When writing a unit test for a scenario believed to be already covered, ie, the first run of the test would be green, what is a good guideline to ensure that it is in fact testing the proper test case, and not a test that 'always' passes, or passes for reasons that have nothing to do with the test case being considered ?

I believe the best practice is to change your class under test, so that it fails first, and then remove the intentional bug to see if it turns green, however that explanation is too vague. At an extreme, I could simply make my constructor throw an exception to get a red test, then remove the throw to make it green. I know the breaking change should be something 'close' to the scenario under test, but am not sure how to word it as a proper guideline that my juniors could follow.

  • 3
    forced fail approach is the way to go. It's totally legit and even "officially" endorsed in TDD's Red-Green-Refactor "- What if I can't make my unit test fail - Then don't write it" – gnat Mar 5 '15 at 20:45

what is a good guideline to ensure that it is in fact testing the proper test case

This falls back to the old "who tests the tests?" line of thinking.

And in general, nobody can test the tests. Unit tests have proven themselves so successful in part because they are small enough that they can be implemented without error. A good guideline is that another developer can look at the test and say "yes, that appears to test what it says it does".

That is enough to catch the majority of issues. The rest is part of a good layered approach to software quality. Even if the test is wrong, QA or user acceptance testing can help catch things that escape the test. That reduces the risk of a bug escaping into production to an acceptable amount.

  • Something as simple, and possibly hard to spot, as a missing = in the unit test might cause the test to always pass though. I feel this could be misleading for the next person to change the tested class. They might feel their change introduces a risk or a new boundary condition, but see there is already a unit test that covers it. I feel its worth it for the original writer to check the test is valid, if the breaking change they make is simple and quick to do. – Kindread Mar 5 '15 at 21:05
  • @Kindread - if you don't trust your developers to write the simple, straight-forward code correctly, why are they still employed? The odds of screwing up both the code and the unit test are slim. The cost of doing this test testing isn't going to be worth it. – Telastyn Mar 5 '15 at 21:32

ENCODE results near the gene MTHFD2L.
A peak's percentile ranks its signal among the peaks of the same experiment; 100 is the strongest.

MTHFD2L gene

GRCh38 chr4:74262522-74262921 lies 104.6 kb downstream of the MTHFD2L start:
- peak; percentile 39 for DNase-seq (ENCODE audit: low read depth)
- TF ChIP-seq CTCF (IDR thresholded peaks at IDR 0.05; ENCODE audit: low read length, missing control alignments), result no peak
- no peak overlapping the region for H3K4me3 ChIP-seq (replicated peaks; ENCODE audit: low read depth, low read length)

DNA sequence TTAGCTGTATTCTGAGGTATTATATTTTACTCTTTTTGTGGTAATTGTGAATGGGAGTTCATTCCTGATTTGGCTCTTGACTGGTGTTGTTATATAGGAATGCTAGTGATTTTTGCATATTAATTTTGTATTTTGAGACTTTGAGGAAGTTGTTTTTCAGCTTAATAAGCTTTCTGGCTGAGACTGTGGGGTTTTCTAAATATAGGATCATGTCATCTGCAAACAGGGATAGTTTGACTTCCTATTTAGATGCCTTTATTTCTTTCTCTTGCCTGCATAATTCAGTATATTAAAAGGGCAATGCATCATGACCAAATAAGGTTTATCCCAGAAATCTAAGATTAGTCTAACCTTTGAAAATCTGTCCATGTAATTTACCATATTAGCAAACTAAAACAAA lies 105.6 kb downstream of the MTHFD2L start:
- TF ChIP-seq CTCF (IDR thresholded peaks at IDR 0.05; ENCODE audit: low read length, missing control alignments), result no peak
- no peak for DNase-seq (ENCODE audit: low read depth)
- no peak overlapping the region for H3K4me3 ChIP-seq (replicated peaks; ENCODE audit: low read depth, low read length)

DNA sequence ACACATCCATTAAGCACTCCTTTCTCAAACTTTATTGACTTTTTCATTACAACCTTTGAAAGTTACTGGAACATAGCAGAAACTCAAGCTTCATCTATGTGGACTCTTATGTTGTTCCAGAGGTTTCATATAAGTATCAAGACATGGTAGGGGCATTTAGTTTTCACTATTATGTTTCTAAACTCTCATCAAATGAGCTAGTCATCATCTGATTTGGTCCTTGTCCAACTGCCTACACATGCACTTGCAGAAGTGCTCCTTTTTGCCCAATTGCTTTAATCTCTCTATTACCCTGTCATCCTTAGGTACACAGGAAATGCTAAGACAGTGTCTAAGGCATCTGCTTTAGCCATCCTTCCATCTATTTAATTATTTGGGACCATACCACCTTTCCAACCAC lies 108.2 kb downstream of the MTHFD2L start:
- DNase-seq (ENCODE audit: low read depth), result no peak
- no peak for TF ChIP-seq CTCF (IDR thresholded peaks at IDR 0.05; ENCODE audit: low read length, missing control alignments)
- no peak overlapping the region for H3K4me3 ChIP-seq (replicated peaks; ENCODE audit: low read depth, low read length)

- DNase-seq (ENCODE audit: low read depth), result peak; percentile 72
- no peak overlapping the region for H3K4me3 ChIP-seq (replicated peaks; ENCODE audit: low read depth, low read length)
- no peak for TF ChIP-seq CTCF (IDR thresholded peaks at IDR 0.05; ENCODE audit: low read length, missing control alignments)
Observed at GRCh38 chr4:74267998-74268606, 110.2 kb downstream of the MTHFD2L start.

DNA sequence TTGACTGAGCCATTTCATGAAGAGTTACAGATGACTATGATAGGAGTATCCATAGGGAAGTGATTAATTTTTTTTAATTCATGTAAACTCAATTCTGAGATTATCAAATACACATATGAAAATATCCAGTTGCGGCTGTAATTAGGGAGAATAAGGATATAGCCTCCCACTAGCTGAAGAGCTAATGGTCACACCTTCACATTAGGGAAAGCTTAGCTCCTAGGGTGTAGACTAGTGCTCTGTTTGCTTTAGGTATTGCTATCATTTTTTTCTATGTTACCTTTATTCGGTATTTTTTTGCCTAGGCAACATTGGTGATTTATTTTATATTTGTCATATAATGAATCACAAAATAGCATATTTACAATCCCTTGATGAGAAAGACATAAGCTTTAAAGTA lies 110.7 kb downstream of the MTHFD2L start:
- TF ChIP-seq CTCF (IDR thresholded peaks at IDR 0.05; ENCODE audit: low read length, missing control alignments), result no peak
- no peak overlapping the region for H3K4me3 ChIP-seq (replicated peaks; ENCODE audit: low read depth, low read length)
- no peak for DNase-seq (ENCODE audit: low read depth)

• @Kindread I'm not sure why this bothers you so much. Even if none of the tests have bugs the code still isn't guaranteed to be correct just because they all pass, so in some sense having any number of unit tests is misleading to the next person to change the tested class. It's probably faster to just slow down for a second and read the test a second time than to start messing with the code just to see it turn red. – Doval Mar 6 '15 at 12:53
  • @Doval I didn't mean to imply that it's the end of the world if a unit test is bugged. I simply believe it is worth the effort to check the unit test in a way that minimises human error when first writing it. There is a size-able difference between expecting that if a class has 100% bug free unit tests, the class is bug-free, and expecting that if a particular unit test, naming a particular scenario, passes, then that scenario is working. – Kindread Mar 9 '15 at 10:37

Even though it is right that you should not start testing your tests the ability of a test to fail is crucial. A test which cannot fail is not only useless - it also indicates that you ...

  • made logical mistakes
  • just wanted to do some quick testing without thinking it through or
  • are testing the language (e.g. unsigned >= 0) or general logic (true || false)

If you already have the code implemented please don't make the test fail by crashing the program. The following test will allways fail, even though it is a tautology.

#include <gtest/gtest.h>

TEST(test,testcase) {
    throw 1;

int main(int argc, char ** argv) {
    return RUN_ALL_TESTS();

(Maybe there are test frameworks in which this test would still pass, but there is at least one in which it gives you false security.)

Instead just write a quick "empty implementation" which has the same interface and simply does nothing. You then - when all tests failed - switch out the dummy with the real implementation.

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